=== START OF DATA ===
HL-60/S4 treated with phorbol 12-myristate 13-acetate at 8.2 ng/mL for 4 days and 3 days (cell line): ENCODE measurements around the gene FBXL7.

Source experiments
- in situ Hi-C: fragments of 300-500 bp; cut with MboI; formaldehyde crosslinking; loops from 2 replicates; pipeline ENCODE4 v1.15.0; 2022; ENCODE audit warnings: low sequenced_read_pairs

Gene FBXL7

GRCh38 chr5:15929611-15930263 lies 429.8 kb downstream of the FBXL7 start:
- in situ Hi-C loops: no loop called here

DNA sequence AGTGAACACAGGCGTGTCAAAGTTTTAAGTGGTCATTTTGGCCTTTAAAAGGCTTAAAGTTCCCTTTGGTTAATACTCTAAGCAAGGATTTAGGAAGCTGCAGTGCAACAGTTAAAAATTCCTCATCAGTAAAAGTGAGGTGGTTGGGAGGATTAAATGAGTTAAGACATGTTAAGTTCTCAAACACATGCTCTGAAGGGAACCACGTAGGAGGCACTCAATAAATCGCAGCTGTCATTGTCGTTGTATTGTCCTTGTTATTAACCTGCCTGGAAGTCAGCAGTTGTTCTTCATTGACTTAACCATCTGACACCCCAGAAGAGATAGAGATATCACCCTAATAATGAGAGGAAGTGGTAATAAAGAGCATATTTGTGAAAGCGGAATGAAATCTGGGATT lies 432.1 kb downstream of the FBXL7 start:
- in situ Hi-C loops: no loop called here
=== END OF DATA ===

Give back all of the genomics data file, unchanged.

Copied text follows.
HL-60/S4 treated with phorbol 12-myristate 13-acetate at 8.2 ng/mL for 4 days and 3 days (cell line): ENCODE measurements around the gene FBXL7.

Source experiments
- in situ Hi-C: fragments of 300-500 bp; cut with MboI; formaldehyde crosslinking; loops from 2 replicates; pipeline ENCODE4 v1.15.0; 2022; ENCODE audit warnings: low sequenced_read_pairs

Gene FBXL7

GRCh38 chr5:15929611-15930263 lies 429.8 kb downstream of the FBXL7 start:
- in situ Hi-C loops: no loop called here

DNA sequence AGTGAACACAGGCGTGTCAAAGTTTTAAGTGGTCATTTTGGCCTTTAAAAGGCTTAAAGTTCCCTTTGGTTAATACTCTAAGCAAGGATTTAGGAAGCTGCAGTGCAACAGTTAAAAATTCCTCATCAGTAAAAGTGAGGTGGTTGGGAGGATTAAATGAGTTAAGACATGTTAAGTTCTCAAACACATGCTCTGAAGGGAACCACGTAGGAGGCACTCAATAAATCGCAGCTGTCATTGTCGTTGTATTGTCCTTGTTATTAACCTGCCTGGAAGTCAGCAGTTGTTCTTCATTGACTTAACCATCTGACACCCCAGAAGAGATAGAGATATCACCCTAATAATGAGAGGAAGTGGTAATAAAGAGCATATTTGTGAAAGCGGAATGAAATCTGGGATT lies 432.1 kb downstream of the FBXL7 start:
- in situ Hi-C loops: no loop called here